Citizens’ Assembly criticises calibre of submissions on abortion

Some members ‘taken aback’ by large number from religious organisations

Members of the Citizens’ Assembly have expressed dissatisfaction at the calibre of submissions made in relation to the issue of abortion.

The Citizens’ Assembly ,which is made up of 99 people and is deliberating on the eighth amendment to the Constitution this weekend, began with a discussion based on a random sample of 300 public submissions out of the 13,500 received by the secretariat of the assembly.

Many expressed the view that the submissions were repetitive, emotional and told them nothing that they had not heard before.

Some 185 were from emailed submissions and 115 were those delivered by post, reflecting the breakdown in how the submission were received.


Each submission was given a random number and no filtering was done according to whether the views expressed were pro-choice or anti-abortion.

In feedback from the different tables, many of the citizens complained at the repetitive nature of the submissions. Assembly chair Ms Justice Mary Laffoy said she acknowledged there was repetition, but the random sampling reflected the nature of the submissions made.

Each of the 14 tables nominated one spokesperson to speak on their behalf.

One spokesman said the submissions encountered contained “largely unprovable information presented as fact. They were very difficult to substantiate and not overly helpful to the process.”

He added: “On both sides there is a rather polarised view that did not reflect the nuance involved. A lot of arguments were more emotive than helpful or factual.”

Another said the submissions were from “vested interests”. There were “strong views” expressed on both sides rather than a balanced argument. He noted that a lot of the submissions had a religious ethos which were not relevant to the discussion. Another said their table was “taken aback” by the large number of submissions from religious organisations.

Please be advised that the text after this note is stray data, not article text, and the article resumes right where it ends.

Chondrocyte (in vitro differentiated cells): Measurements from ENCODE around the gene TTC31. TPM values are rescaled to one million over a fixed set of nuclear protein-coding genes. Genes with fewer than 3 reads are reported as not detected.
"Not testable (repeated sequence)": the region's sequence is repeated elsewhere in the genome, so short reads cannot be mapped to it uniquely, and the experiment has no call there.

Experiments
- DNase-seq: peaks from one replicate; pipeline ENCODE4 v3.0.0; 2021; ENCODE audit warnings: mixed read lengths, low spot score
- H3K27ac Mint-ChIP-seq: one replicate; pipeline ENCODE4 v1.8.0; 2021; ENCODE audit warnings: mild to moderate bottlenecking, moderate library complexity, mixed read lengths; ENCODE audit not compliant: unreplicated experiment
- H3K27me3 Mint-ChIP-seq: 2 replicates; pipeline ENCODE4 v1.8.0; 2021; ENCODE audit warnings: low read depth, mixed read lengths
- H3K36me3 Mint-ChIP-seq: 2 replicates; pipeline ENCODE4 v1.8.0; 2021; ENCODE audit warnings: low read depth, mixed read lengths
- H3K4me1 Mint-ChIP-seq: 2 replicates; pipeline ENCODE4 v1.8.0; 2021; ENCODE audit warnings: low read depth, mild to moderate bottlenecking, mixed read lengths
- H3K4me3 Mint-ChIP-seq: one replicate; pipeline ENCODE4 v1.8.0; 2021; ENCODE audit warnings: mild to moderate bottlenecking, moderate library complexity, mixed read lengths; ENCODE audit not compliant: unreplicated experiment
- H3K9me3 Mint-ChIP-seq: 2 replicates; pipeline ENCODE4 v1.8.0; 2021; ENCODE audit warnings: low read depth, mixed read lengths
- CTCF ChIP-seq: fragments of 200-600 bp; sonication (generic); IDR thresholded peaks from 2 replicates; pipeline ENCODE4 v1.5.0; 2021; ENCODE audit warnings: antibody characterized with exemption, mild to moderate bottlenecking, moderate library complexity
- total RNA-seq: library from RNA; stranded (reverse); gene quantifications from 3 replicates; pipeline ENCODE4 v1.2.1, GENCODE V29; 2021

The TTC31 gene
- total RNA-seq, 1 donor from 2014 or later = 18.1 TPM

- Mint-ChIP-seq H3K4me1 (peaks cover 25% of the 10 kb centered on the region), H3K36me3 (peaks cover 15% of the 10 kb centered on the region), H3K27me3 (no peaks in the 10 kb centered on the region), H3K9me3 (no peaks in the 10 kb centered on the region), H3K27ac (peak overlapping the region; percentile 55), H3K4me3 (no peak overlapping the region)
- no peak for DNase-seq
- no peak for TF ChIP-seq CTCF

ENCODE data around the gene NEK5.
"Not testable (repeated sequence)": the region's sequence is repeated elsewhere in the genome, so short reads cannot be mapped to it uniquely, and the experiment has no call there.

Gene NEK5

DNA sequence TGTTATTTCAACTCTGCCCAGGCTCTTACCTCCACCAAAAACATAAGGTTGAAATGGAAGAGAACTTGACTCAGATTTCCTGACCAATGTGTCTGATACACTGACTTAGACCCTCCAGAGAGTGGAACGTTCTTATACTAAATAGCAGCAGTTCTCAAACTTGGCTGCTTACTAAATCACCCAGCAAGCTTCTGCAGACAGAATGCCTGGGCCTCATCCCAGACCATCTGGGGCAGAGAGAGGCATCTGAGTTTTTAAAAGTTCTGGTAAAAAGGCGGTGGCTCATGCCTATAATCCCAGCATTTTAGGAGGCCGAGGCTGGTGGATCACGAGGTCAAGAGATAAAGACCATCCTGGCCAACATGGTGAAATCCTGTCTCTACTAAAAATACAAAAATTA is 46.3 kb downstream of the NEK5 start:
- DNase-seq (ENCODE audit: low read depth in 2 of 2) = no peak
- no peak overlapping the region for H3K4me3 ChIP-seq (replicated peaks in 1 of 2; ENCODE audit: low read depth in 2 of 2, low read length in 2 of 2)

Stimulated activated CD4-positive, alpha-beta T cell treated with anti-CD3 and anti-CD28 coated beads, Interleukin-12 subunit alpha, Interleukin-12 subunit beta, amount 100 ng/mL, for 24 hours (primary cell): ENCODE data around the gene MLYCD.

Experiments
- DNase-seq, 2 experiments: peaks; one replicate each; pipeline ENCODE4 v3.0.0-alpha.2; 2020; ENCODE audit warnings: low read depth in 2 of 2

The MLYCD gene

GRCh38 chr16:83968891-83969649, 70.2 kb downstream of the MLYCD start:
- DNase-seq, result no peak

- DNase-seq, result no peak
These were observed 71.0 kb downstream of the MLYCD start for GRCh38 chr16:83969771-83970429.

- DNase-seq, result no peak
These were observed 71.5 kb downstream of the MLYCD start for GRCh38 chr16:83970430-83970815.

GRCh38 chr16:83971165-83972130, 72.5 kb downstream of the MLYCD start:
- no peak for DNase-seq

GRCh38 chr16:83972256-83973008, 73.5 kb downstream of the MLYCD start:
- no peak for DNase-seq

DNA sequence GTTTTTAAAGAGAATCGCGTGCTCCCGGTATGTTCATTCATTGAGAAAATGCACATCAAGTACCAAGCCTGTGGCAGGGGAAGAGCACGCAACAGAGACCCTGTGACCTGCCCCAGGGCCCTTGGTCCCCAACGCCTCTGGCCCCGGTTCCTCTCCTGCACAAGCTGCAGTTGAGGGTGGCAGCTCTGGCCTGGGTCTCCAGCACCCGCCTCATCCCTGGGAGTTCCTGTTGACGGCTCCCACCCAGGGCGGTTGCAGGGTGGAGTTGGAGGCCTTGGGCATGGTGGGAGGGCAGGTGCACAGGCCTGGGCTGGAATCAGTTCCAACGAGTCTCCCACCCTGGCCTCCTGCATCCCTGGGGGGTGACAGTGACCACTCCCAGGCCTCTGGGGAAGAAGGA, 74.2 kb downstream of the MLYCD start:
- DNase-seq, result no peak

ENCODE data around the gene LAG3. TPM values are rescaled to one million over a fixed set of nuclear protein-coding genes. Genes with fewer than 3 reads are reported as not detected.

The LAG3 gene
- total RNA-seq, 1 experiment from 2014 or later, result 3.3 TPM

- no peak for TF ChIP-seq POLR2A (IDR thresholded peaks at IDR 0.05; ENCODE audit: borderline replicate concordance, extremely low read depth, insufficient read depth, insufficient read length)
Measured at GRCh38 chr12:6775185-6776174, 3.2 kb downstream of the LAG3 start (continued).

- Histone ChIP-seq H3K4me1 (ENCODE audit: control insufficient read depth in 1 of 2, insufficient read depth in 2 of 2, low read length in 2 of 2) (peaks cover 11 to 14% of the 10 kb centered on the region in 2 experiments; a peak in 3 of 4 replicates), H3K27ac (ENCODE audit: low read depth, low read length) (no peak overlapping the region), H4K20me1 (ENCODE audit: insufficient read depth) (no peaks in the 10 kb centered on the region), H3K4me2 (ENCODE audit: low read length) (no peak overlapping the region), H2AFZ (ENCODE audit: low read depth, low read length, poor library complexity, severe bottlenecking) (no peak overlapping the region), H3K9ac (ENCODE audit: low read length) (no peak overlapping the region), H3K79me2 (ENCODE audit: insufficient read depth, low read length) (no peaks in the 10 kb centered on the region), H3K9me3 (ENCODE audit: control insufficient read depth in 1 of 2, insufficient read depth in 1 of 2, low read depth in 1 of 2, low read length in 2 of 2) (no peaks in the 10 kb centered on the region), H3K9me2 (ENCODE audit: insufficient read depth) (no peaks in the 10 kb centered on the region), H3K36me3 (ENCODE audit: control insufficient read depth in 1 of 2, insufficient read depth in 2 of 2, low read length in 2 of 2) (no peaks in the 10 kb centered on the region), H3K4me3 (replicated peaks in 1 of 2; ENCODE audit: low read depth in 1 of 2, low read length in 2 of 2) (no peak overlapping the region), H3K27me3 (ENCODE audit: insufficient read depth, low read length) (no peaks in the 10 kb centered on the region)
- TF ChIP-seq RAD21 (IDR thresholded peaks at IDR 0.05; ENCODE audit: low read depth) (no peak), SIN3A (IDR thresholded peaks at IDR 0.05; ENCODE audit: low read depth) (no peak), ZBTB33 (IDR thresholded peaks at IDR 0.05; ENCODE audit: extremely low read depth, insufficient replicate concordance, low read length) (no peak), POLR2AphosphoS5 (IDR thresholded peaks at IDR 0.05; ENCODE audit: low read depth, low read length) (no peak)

One member suggested that they bypass completely the submissions that are overtly emotional. He, along with others, stated that the personal stories were more helpful to their deliberations.

One table was “unanimous of the view” that nothing in the submissions surprised the citizens and no arguments were advanced that had not been encountered before.

Two tables specifically criticised the anti-abortion submissions. One noted that much of the postal submissions were weighted towards the anti-abortion line which he suggested might reflect the demographic involved. Another table was of the “unanimous view” that the anti-abortion submissions “offered no solutions”.

A third table asked that a breakdown be given between the number of submissions received on both sides of the argument. Ms Justice Laffoy said such a breakdown may not be possible.

The members of the assembly did, however, praise the personal testimonies received. One female member praised the testimony of a woman who developed complications after taking the abortion pill as she could not access medical advice from a GP.

She also said she was moved by the story of a man who was born in a mother and baby home and who said that he would likely have not been born if abortion had been available.

All 13,500 submissions are available online at

Ronan McGreevy

Ronan McGreevy

Ronan McGreevy is a news reporter with The Irish Times